Launched last year, the project highlights Beijing's shifting focus toward improving maritime connectivity.
The Pinglu Canal will stretch over 134 kilometers from the Xijin Reservoir near Guangxi's capital Nanning to the port of Qinzhou in the south, complementing existing highways and railways for moving goods. The huge $10.3 billion canal will have locks capable of accommodating 5,000-ton merchant ships. This would demonstrate--according to observers--Beijing's shifting focus toward improving maritime connectivity for its Belt and Road Initiative, at the expense of land routes. Officials say the canal will reduce the navigation distance between inland river networks and the sea by 560 kilometers, compared to passing through Guangzhou, resulting in savings of up to 5.2 billion yuan per year.
By creating convenient and cheap access near Southeast Asia, the Pinglu Canal also promises to boost industries in Guangxi and other parts of relatively less developed western China.
In addition, geopolitical dynamics could make the project's implementation even more urgent.
As emerged at the mid-May Group of Seven summit in Hiroshima, just as the United States and Western allies are determined to "reduce risks" from China, Beijing also aims to reduce its trade dependencies. In a report published in March by the Peterson Institute for International Economics, analysts said that "both sides have the same fear, that the other will suddenly use trade flows as a weapon -- cutting imports or exports -- in the name of security."
The channel aims to strengthen already growing trade with ASEAN states, which are all joined with China under the Regional Comprehensive Economic Partnership (RCEP) free trade framework, officials said. ASEAN and China have now become each other's largest trading partners, with two-way trade increasing 52 percent from 2019 to 2022, surpassing the 20 percent increase with the European Union.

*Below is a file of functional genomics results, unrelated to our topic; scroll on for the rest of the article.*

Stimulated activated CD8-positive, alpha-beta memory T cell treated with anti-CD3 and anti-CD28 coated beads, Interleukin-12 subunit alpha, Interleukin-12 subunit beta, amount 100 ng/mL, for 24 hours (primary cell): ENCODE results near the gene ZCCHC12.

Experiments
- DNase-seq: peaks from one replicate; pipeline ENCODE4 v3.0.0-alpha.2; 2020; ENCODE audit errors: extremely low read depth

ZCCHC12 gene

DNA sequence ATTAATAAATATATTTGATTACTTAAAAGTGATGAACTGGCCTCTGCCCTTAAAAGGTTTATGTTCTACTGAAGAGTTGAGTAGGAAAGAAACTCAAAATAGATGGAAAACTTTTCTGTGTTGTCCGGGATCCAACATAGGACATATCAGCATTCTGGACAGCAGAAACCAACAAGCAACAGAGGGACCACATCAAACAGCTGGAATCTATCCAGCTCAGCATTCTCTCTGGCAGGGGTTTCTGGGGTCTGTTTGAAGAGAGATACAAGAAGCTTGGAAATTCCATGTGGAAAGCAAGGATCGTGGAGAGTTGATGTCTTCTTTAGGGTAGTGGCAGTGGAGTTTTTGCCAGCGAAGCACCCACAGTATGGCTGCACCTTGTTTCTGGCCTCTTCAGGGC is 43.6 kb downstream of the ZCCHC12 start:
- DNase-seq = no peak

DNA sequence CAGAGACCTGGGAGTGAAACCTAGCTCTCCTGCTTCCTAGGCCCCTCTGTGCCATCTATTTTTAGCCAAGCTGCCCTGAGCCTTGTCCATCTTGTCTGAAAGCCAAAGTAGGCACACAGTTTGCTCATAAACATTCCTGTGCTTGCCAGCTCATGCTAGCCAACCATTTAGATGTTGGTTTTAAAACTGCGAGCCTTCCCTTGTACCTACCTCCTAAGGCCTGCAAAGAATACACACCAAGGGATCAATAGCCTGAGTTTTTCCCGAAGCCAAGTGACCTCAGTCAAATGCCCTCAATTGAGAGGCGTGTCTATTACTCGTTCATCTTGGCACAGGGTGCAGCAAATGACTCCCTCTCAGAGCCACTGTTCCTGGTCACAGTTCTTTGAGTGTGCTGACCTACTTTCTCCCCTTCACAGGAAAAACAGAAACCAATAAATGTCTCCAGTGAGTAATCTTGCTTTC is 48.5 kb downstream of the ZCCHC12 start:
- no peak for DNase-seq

In addition to reducing China's dependence on trade with the West, some say that stepping up business with Southeast Asia could also ease disagreements between Beijing and various governments in the region. According to Phar Kim Beng, CEO of the Malaysian consultancy Strategic Pan Indo-Pacific Arena (SPIPA), China and some ASEAN countries need such cooperation to mitigate the bitterness of their territorial disagreements in the Spratly and Paracel Islands in the South China Sea.
As noted by Yang of the Danish Institute, lessons from the pandemic have further pushed authorities to strengthen transportation infrastructure. COVID-19 restrictions in China caused severe supply chain disruptions as logistics were concentrated at key ports on the country's east coast. In his view, as a result of China's difficulties in handling global logistics during COVID, it is therefore necessary to strengthen some ports in China so that it does not rely on the larger Shanghai ports.
In fact, the canal is just one part of a much larger effort to create an efficient land-sea corridor. Guangxi government officials say the emerging corridor has already accelerated logistics, shortening the duration of shipments from Chongqing-in western China-to Singapore from twenty-two to seven days. However, even with such improvements, some experts warn that the full economic benefits of the canal and high-tech port infrastructure will not be automatically resolved.